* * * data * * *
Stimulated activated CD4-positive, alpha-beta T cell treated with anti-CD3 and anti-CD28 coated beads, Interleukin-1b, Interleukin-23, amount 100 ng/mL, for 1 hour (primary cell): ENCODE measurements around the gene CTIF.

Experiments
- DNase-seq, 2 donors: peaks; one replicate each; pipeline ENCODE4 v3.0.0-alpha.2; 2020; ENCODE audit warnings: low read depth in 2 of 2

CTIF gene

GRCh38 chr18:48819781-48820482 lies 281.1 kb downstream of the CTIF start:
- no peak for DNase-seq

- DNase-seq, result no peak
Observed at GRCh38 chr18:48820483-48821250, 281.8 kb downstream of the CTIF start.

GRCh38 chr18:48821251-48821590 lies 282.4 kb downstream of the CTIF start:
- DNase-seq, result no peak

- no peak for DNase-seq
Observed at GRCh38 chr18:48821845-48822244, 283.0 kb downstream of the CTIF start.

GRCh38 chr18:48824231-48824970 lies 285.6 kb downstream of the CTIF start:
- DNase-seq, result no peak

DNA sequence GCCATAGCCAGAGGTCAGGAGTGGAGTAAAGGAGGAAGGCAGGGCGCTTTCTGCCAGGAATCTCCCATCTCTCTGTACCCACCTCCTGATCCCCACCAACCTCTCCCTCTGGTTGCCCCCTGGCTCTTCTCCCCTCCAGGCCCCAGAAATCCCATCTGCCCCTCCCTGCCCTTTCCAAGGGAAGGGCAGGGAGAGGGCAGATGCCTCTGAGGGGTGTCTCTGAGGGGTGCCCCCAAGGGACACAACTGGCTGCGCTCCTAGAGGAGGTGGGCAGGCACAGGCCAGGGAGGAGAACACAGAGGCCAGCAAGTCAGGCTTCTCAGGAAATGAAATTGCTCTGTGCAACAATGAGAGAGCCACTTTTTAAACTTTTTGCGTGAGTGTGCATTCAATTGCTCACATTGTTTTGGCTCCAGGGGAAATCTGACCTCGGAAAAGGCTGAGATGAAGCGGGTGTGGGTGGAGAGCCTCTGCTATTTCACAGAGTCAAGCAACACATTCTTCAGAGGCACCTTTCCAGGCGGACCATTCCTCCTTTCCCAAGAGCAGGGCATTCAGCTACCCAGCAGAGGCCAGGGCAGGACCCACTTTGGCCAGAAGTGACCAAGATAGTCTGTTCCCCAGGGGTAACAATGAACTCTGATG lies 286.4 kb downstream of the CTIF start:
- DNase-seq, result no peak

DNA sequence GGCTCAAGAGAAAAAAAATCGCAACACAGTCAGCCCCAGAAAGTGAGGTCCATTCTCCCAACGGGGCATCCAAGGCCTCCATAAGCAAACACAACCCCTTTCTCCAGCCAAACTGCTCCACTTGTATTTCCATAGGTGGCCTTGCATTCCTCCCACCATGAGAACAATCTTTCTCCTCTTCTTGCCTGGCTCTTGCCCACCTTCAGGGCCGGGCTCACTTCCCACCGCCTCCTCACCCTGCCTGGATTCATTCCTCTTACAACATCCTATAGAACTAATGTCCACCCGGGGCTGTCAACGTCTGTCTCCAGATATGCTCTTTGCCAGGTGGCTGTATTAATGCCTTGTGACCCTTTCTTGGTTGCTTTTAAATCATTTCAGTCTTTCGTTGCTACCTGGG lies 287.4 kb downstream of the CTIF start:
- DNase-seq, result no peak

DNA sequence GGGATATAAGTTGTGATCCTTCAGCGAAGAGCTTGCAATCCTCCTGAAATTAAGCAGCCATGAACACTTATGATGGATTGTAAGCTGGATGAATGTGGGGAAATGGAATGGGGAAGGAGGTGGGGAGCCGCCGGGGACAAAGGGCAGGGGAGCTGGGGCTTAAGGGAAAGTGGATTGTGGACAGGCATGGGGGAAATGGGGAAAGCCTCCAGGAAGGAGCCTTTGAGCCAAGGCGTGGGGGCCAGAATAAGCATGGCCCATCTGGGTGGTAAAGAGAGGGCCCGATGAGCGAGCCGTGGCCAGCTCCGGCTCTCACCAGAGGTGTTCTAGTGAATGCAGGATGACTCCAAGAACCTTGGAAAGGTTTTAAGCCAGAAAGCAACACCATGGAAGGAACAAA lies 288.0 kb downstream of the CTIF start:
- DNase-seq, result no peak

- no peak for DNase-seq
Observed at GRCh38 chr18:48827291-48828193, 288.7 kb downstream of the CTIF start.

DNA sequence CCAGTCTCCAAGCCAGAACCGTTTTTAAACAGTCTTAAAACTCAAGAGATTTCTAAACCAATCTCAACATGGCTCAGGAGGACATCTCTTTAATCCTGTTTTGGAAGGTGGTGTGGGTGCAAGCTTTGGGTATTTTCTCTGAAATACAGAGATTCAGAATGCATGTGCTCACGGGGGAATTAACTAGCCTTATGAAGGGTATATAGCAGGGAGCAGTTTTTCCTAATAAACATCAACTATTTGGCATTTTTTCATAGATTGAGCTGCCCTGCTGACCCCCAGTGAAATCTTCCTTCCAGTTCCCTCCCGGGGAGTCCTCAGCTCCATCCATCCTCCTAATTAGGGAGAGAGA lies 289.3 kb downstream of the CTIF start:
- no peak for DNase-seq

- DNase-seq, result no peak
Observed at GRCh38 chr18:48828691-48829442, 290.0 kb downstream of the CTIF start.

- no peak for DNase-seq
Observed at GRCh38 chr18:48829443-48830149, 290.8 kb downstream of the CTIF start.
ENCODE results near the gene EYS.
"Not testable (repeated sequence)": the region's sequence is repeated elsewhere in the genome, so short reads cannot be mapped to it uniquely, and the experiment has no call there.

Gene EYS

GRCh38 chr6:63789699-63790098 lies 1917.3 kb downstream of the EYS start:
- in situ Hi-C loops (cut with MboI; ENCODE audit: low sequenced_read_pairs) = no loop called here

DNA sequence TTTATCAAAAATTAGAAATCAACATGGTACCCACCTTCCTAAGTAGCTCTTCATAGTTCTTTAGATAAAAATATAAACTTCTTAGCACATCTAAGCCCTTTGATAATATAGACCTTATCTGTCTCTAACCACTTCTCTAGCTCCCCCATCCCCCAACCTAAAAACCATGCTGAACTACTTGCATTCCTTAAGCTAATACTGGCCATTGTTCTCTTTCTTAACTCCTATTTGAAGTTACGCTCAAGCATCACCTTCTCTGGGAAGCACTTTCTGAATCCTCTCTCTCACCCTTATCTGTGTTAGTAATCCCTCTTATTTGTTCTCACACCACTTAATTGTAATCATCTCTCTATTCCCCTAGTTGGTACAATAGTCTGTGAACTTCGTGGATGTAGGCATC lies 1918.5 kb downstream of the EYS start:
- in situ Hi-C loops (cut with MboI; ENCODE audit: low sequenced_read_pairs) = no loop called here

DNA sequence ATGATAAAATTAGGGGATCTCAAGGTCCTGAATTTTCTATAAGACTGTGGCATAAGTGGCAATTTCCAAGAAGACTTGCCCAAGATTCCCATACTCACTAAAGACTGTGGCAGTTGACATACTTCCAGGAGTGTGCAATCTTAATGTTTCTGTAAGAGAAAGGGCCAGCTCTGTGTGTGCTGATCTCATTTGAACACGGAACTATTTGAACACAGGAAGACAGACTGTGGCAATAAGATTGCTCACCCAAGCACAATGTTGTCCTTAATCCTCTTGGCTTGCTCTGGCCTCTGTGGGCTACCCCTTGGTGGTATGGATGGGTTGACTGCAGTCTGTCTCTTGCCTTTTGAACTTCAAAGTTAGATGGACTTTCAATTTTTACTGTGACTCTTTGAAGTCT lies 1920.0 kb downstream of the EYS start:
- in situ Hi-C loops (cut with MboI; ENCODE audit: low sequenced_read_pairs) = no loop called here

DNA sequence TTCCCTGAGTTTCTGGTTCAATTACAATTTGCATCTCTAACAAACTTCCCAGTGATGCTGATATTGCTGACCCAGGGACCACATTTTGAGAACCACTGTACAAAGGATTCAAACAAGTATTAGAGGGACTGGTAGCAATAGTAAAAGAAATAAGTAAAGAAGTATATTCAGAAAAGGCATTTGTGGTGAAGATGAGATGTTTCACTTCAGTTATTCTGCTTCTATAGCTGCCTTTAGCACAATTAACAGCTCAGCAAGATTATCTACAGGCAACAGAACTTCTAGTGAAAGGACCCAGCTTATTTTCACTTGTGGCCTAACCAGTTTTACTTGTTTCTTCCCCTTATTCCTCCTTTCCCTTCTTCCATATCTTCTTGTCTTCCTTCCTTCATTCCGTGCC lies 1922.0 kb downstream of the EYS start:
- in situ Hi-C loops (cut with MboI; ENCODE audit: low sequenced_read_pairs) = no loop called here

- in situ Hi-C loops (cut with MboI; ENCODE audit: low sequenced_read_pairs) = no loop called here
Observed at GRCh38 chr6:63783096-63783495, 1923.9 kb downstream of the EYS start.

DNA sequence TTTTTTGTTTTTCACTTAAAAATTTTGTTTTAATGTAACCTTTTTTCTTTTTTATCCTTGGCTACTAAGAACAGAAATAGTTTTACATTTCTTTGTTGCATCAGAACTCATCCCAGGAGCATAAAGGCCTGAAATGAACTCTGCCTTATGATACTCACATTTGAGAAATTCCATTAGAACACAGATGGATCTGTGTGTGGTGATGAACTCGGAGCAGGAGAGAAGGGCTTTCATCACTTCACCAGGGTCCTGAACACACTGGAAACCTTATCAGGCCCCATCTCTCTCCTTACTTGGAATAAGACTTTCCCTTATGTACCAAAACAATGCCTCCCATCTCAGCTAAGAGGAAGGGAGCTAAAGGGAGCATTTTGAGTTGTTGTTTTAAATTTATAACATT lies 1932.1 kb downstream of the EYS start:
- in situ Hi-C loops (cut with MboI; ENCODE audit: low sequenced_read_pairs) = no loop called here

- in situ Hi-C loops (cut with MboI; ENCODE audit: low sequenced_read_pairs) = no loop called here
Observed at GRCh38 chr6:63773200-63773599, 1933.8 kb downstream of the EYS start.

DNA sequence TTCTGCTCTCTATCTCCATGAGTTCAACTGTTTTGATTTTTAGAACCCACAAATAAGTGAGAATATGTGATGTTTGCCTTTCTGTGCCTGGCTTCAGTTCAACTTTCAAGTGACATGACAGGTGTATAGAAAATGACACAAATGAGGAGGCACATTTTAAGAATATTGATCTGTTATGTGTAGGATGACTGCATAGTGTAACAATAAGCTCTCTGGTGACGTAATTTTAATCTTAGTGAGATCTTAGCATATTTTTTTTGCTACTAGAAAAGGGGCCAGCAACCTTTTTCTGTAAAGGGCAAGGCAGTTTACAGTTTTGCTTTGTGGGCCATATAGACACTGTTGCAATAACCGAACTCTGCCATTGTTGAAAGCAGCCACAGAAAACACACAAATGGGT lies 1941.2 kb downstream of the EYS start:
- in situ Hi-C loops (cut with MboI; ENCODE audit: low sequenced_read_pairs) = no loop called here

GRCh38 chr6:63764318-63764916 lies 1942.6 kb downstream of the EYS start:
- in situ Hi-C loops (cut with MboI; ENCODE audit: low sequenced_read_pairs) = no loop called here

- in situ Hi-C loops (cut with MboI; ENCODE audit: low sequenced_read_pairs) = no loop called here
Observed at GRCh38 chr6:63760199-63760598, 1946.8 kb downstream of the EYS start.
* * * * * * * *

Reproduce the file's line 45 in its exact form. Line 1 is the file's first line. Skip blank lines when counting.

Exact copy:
Observed at GRCh38 chr6:63773200-63773599, 1933.8 kb downstream of the EYS start.